9. Great photos! I haven’t had my feeder up for several weeks, since a tree we were cutting fell on it and bent it double. We usually have finches and cardinals, and some doves. And squirrels of course.

    I think “eat like a bird” really means “consume thrice your bodyweight each day.”

  10. Fantastic post and pics! I just love it.
    I’m always amazed at the fantastic array of birds over here but you’ve really reminded me how great the wee guys in Blighty are. Aww I miss robins and tits and those stoooopid pheasants.

  11. What a great post. I needed a smile this morning! I was drooling over the mention of the caramel digestive biscuits. Those are my favorite. Thankfully we can’t get them very many places here in America. Maybe I’ll trade you some TJs Almond Butter for some when I’m in Edinburgh this May!

  12. @Tina – Now that sounds like a good swap, hehe. They’re SO tasty aren’t? Chewy and sweet yet sort of salty. Addictive little buggers!

    Thanks fer all your comments folks :)

  13. Great pics…I really enjoyed the post! I totally enjoyed the bird by bird play and do the exact same thing when it comes to animals, judging them on my human standard…but then again, we’re animals too…so I don’t think it’s too far off.

    Thanks for the encouraging words on NaFOS btw :)

  14. How much do I owe you for that great post? It’s the hilight of my day! I don’t think we have those crazy big beaked pigeons in Pittsburgh. The squirrels eat all my seed.

  15. Oh my gosh. This post is genius! You guys have some very interesting birds. I don’t encounter pheasants in my neck of the woods, and that guy with the massive beak… seriously. Wow!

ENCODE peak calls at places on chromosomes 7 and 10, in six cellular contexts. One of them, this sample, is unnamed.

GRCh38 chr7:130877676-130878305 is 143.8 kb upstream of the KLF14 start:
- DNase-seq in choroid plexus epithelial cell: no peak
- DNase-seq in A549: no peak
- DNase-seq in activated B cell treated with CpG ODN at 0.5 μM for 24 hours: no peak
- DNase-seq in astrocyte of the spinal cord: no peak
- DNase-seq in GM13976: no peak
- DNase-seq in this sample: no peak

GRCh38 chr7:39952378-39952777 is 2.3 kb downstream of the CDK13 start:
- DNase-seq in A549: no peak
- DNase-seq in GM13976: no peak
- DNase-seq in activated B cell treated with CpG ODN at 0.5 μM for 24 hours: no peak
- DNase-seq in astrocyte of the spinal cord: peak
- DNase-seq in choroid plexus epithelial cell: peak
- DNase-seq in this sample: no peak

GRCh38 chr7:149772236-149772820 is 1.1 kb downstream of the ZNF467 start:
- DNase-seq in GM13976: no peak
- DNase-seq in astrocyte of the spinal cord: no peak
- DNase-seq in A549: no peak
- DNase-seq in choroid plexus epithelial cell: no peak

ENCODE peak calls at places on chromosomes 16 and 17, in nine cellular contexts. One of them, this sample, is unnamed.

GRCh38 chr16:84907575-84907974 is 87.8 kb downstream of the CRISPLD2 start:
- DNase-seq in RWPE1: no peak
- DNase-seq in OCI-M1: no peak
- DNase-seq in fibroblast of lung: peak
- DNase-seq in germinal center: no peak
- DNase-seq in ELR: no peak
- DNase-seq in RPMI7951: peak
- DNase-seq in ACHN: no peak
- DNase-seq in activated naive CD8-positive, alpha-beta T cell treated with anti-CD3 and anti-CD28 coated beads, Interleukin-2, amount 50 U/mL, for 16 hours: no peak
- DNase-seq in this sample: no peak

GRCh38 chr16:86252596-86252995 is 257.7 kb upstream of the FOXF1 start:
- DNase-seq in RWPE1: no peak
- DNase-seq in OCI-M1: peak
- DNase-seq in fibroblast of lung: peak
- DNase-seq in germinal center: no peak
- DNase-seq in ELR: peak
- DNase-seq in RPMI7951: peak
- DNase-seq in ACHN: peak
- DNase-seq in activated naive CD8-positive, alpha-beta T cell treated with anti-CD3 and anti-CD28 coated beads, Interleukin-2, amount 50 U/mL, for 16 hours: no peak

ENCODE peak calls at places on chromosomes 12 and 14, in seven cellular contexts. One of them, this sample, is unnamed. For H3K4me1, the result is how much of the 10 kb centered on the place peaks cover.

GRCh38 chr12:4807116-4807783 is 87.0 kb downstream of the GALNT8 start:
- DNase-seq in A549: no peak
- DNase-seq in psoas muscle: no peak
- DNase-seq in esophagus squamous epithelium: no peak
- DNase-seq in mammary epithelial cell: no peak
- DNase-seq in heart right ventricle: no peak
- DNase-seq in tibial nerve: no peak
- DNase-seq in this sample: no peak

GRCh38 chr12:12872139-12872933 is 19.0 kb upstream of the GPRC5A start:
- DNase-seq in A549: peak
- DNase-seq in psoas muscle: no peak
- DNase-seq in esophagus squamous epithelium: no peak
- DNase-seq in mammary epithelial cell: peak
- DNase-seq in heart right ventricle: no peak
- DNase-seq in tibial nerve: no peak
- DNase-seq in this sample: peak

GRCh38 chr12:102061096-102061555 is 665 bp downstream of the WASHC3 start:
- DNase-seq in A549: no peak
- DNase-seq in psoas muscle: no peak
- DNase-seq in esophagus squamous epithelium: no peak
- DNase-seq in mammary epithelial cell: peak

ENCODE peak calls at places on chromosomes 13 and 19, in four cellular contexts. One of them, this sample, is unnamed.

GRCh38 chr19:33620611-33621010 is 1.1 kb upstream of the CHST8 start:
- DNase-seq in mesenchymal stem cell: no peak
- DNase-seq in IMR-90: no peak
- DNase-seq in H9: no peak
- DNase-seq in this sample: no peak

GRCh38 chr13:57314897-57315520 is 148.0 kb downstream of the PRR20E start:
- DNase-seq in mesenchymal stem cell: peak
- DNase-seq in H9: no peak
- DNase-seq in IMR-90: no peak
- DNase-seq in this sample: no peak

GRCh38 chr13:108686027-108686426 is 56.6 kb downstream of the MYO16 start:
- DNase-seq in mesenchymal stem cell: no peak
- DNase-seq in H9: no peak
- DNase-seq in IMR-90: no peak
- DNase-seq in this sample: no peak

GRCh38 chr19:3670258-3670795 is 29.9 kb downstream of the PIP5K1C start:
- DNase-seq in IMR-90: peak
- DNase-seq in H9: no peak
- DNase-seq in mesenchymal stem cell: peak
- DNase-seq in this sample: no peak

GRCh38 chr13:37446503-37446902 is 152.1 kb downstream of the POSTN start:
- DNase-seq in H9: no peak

16. Oh, I love Benito! He’d be welcome any day. A much nicer visitor than the fat magpies who eat the kitties food each day. We spend a fortune in cat biscuits for magpies. They scoff the morsels down so quickly, and there’s nothing more frustrating than watching them through the glass windows as we have our lunch. Many’s the time one of us will get up, fork in hand, sliding open the door and shooing them away. Mam says that you get ulcers if you don’t let your food settle.

    Hey, you could have wolfed down several packets of Digestives in that 40 minutes of watching the EDP. Oh bliss! I can almost taste it now… The tea-soggy digestive with melted chocolate. Licking the residual chocolate off the cup, then again off the moustache ..er… upper lip.

    Sigh…

  17. HILARIOUS.

    I can totally relate to the judgmental relationship of EDP and the little blue bird. I love how EDP is oblivious to the looks and stares of others!

  18. That pheasant would last five minutes in our back garden – husband would be out there with the bread sauce and rowan jelly pronto!

  19. ROFLMAO!!

    Fuck that was great reading.

    What the hell is THAT beak about?? It’s like Angelina Jolie Bird!!

    I wonder if a small note on the feeder alerting the birds to your new adress might be relevant??

  20. I love this post! We have a troupe of rainbow lorikeets that visit each day and their antics keep my husband and I amused for hours. Each one has its own personality. There’s boofhead, punk, biter, bully boy and the hippies – they’re the peace-loving mungbean birds who won’t chase the pigeons or magpies away from the seed, unlike boofhead and bully boy who are all ass, no class ;)

    I worry about their diet because I thought lorikeets are supposed to eat nectar, not seed. But they seem to enjoy it. Anyway, this post brightened my day – thanks so much.